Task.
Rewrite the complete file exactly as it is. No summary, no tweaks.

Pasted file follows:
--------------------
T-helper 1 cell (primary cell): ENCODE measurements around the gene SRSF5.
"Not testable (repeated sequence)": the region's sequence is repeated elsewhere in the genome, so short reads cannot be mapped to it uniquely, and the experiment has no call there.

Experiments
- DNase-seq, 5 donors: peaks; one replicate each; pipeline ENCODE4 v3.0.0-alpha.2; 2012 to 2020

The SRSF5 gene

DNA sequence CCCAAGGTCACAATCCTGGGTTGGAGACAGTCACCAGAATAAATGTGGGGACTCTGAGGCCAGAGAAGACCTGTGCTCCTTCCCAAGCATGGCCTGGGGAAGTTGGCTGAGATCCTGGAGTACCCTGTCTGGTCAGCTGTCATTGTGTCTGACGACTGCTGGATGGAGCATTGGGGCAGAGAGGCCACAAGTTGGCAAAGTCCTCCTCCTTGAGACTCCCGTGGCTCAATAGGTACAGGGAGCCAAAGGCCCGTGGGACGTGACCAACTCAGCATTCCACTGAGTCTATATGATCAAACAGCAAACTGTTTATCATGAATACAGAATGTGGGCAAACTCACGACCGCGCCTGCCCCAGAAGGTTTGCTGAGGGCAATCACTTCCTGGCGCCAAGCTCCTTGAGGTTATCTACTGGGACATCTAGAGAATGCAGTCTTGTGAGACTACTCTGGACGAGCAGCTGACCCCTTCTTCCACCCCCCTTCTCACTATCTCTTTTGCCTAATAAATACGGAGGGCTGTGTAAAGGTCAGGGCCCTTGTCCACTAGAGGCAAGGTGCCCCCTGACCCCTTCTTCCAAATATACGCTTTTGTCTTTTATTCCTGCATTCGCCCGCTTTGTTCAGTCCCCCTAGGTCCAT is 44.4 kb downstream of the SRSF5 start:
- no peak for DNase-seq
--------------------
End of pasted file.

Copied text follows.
T-helper 1 cell (primary cell): ENCODE measurements around the gene SRSF5.
"Not testable (repeated sequence)": the region's sequence is repeated elsewhere in the genome, so short reads cannot be mapped to it uniquely, and the experiment has no call there.

Experiments
- DNase-seq, 5 donors: peaks; one replicate each; pipeline ENCODE4 v3.0.0-alpha.2; 2012 to 2020

The SRSF5 gene

DNA sequence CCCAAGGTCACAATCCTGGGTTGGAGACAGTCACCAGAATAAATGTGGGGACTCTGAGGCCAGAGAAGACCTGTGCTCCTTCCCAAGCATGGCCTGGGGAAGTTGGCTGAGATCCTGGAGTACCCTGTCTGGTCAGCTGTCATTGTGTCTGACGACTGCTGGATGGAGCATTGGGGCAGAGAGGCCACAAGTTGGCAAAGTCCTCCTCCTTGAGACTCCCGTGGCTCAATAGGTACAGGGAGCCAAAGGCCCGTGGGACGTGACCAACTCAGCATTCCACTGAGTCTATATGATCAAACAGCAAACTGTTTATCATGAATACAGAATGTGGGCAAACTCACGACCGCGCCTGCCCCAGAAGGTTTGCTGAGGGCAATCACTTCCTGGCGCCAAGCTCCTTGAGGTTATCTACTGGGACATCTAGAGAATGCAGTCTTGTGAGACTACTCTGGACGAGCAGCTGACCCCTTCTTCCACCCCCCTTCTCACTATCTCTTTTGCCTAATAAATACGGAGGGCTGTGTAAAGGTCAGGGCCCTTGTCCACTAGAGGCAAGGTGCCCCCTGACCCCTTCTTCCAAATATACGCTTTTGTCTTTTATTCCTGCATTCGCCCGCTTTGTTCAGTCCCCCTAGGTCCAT is 44.4 kb downstream of the SRSF5 start:
- no peak for DNase-seq